Baseball opening day coincides with opening trunks to prepare for summer overnight camp. Now that spring training is well underway it’s time to locate your camp trunk.
Don’t have a trunk yet? No worries— here are the basics for purchasing and alternatives to purchasing a trunk whether you are headed to Minnesota, Maine or Michigan.
For campers who spend more than 2 weeks at overnight camp, the most common container for packing is a camp trunk. It’s strong, reasonably good for organization, able to double as a card table for a game of Peon and has provided many campers over the years a way to reach the cabin rafters. If your child is likely to continue as a camper, then it’s probably worth investing in a trunk.
Trunk considerations when purchasing
Look for one that is strong— trunks take all sorts of abuse not the least of which is in shipping. From the time a trunk is packed until it returns late in the summer, it’s likely to encounter a plethora of immovable objects.
The strength of the trunk is probably the primary characteristic in the price of a trunk. Well-made trunks will cost more. Sadly the converse is not always true, so ask for brand name recommendations from your camp. Have a brand you recommend? Add a comment to this blog.
Most camps have standard height bunks and often campers store their trunks under the bunk. Find out the bunk height and trunk height before making your purchase.
Shelf or tray
Nearly all trunks come with a shelf or tray, which allows for great organization at camp whether as a place to keep socks and underwear or writing supplies.
Wheels are a nice, but definitely not necessary option. They are helpful when rolling a trunk in and out of an SUV, but apart from that, rolling a trunk across the ground from a car to a cabin is a very bumpy event— most camp trunks get carried to and from cabins, ideally by campers and counselors.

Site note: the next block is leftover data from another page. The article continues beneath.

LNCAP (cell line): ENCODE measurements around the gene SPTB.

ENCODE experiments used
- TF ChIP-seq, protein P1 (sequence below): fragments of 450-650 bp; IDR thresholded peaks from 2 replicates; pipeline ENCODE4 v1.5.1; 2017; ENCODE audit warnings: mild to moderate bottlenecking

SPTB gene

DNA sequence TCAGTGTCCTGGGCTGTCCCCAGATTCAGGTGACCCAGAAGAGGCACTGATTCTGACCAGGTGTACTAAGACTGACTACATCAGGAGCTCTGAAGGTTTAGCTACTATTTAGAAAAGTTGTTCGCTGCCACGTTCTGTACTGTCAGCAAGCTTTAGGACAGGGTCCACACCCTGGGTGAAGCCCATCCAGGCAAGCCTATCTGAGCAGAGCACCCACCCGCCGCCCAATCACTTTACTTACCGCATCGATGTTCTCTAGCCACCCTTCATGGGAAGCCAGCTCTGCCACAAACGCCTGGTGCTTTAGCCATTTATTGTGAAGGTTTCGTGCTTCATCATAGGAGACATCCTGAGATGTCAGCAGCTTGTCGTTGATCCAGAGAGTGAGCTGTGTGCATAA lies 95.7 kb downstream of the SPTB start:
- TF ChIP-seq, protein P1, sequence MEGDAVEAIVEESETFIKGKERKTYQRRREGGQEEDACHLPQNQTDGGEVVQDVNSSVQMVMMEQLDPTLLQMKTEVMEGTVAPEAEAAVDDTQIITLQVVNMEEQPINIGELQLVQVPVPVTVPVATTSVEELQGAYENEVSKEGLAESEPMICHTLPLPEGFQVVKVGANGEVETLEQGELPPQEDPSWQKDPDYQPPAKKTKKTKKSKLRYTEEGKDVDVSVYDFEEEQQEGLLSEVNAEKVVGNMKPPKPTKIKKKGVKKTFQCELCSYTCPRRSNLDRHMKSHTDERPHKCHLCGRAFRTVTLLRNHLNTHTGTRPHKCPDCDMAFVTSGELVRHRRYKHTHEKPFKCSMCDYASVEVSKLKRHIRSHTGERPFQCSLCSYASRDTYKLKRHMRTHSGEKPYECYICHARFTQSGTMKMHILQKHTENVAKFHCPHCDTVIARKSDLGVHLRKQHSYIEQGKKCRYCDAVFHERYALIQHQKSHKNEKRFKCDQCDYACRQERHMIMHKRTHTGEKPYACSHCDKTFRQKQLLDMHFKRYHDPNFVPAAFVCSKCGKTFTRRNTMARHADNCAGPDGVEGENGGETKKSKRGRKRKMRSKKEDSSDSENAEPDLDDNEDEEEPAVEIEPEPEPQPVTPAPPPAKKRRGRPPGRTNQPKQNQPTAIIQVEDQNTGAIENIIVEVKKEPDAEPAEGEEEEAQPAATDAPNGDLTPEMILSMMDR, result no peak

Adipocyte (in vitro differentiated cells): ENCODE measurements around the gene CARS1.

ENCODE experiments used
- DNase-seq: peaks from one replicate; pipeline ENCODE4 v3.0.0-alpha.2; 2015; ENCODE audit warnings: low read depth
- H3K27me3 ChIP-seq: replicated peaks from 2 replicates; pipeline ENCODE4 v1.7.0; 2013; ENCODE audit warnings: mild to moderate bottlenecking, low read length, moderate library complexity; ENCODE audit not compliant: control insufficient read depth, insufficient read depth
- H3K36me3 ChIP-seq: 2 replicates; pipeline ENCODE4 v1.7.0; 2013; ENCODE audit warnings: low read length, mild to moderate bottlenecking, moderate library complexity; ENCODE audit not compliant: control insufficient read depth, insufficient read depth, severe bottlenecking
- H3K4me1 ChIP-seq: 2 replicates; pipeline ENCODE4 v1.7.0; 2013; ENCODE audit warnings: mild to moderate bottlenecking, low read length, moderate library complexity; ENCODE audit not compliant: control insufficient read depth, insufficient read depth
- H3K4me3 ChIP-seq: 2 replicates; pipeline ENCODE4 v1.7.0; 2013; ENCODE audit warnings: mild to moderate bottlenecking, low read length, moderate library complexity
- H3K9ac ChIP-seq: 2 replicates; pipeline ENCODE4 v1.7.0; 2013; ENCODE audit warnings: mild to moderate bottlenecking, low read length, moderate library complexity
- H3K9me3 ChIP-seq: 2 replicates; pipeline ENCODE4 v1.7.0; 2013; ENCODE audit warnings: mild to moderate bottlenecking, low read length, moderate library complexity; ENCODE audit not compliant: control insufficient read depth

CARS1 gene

Handles seem to be the most often forgotten feature in camp trunks these days. Having hauled many different trunks from office to cabin, I have lifted only a few where the handle didn’t bite into my hand or cause the trunk to twist uncomfortably. As stated above, you can hope that your camper or his counselors will be carrying the trunk to the cabin. If you do find a trunk with comfortable carrying handles pass the word on!
Alternatives to purchasing a trunk
With all of the airline restrictions in luggage, campers who are flying to camp often ship their belongings separately from their own travel.
Some camps offer options for campers with long journeys. Check with your camp about the following two possibilities:
- Renting or borrowing a trunk from camp for the summer. This way a camper can pack in duffles or suitcases and transfer his or her belongings upon arrival.
- Storing your camper’s trunk at camp over the winter. Some camp store empty trunks for the winter, so belongings can be taken to and from camp in suitcases or other luggage more suitable to traveling by plane. In addition, your camper, if organized, can leave summer-only items like flashlights, stationary, bedside photos or even a camp blanket in the trunk for the winter.